Re: [xmca] performance

Date: Tue Mar 13 2007 - 10:33:34 PST

Thanks Chuk. Sorry I didn't get back to you sooner Elizabeth, but thank
you for your reply. I guess my main concern is the idea of performance
acting as a "validation" of language, or reinforcing language as an avenue
towards cultural identity and thus mediating cultural identity. The
thought of theatre and poetry playing such a prominent role in the
development of ASL as a language is interesting. Did they play such a role
in "spoken" languages as well? My guess is they did. Goodey describes how
theatre/performance mediated information transmission between literate and
nonliterates persons in the 18th & 19th century. I suppose this
would/could be a similar way of looking at performance in terms of spoken
language, though I don't know if it would effect identity as it did in the
Deaf community...


> the book explains that asl was understood as a mix between french sign,
> signs practiced already in america (e.g. on martha's vineyard and other
> places with more than a few deaf people), and sign 'languages' that are
> just
> translations of enligh. asl was not recognized as its own language until
> william stokoe published "sign languaage structure" in 1960. (of course,
> i'm
> sure there was someone before and more people also important after)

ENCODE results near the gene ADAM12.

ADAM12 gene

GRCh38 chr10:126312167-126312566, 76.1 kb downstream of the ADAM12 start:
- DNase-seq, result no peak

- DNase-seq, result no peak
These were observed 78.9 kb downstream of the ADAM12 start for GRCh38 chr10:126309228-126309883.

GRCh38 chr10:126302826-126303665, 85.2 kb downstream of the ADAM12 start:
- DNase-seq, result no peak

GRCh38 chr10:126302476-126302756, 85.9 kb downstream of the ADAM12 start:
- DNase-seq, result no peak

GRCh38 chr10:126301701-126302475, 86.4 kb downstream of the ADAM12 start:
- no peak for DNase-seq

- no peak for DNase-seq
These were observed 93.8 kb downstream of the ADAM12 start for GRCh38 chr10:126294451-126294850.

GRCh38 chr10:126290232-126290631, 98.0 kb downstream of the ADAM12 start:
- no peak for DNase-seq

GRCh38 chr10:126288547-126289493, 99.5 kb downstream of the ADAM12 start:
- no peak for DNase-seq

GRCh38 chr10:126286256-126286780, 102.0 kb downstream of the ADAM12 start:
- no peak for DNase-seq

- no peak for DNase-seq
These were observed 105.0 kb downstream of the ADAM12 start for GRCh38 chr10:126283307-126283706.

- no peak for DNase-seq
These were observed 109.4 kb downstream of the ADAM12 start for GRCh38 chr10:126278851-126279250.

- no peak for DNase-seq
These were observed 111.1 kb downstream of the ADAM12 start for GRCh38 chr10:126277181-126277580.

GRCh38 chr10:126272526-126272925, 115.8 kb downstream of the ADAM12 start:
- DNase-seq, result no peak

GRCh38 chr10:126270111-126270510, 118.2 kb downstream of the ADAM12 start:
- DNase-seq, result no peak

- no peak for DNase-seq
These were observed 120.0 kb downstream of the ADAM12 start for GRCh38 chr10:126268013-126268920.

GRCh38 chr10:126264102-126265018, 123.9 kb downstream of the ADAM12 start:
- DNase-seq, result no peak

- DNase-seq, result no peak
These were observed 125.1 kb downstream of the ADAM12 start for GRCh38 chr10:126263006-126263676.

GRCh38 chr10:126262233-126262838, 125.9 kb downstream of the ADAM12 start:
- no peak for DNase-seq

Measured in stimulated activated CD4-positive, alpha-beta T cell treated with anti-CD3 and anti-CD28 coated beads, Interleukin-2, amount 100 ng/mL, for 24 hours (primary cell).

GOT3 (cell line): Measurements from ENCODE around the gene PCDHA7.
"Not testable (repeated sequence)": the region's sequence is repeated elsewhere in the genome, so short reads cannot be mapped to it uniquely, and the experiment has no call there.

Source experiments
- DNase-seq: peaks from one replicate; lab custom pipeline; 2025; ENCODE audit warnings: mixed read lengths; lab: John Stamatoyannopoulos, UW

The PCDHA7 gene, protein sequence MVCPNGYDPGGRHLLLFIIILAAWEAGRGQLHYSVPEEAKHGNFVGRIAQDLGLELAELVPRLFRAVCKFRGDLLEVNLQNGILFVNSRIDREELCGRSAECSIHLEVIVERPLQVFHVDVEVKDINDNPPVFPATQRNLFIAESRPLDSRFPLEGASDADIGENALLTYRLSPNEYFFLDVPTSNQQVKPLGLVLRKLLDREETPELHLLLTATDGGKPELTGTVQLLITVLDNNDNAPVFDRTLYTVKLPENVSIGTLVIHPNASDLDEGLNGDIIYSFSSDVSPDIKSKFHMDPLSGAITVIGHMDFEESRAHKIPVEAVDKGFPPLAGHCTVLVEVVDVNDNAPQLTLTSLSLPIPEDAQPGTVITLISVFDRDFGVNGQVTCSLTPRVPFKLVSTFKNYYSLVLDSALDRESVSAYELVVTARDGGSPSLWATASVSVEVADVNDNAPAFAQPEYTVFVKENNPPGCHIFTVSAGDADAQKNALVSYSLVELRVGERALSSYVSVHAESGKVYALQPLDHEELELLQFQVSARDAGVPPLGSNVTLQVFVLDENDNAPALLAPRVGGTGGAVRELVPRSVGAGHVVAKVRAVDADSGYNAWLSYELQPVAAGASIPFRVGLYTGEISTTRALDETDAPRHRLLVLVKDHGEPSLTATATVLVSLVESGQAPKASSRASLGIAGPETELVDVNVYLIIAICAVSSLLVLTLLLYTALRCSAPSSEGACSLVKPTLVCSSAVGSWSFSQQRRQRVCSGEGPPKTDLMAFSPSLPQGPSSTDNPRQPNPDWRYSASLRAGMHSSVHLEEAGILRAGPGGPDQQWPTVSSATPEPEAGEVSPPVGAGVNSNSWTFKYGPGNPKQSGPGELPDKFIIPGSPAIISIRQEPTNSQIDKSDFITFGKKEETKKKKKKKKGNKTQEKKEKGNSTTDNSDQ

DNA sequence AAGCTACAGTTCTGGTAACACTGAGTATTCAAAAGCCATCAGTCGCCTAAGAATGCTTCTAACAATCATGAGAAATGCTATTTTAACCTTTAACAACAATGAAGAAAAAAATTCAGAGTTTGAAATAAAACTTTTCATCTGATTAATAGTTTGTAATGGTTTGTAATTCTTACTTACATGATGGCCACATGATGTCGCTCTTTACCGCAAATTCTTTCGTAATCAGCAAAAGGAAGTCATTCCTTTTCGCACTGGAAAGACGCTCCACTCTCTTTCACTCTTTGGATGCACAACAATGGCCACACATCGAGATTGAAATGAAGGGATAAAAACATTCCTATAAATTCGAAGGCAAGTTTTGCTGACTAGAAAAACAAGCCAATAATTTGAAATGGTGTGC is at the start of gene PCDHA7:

> it seems impossible now to imagine asl as english (being more closely
> related to a sign language connected with french), but it took alot of
> change in the culture for deaf people to believe in asl as being its own
> language. i think that reality is what camille is writing about when she
> says that asl became no longer a translation of english
> also the performance discussed most in the book is deaf theater and
> poetry,
> which was given mostly to deaf (and mixed) audiences, but only rarely to
> hearing ones. this book is more concerned with deaf people's
> understanding
> of themselves as a Deaf culture.
> On 3/8/07, elizabeth anne daigle <> wrote:
>> Camille,
>> Your post raises a number of questions for me. Since I haven't read the
>> book you mention, I am not entirely clear on 'performance'-- (time
>> frame?
>> genre?) but am imagining something like 'Children of a Lesser God' and
>> other
>> plays or movies that ultimately served as educational vehicles for the
>> hearing public (whereas a trail of linguistic research was less
>> effective in
>> changing popular opinion).
>> The propaganda against ASL has a long history, but I am intrigued as to
>> how the authors make the argument that in finally having ASL accepted by
>> the
>> Others as a real and complete language Deaf people changed their
>> conception
>> of it.
>> I am specifically confused by this
>> (you wrote:)-
>> Deaf people began viewing ASL differently
>> once it was established and carried out in performance. It was no longer
>> a
>> mere translation of English, but was its own language with signs and
>> meanings not found in the English language.
>> Do the authors claim that ASL was at some point a translation of
>> English??
>> If so, it's no wonder you're confused.
>> All of this is not to say that your questions are not interesting, but -
>> at least to me- the specifics you're relating them to are
>> misleading. Perhaps you can clarify?
>> -
>> Elizabeth
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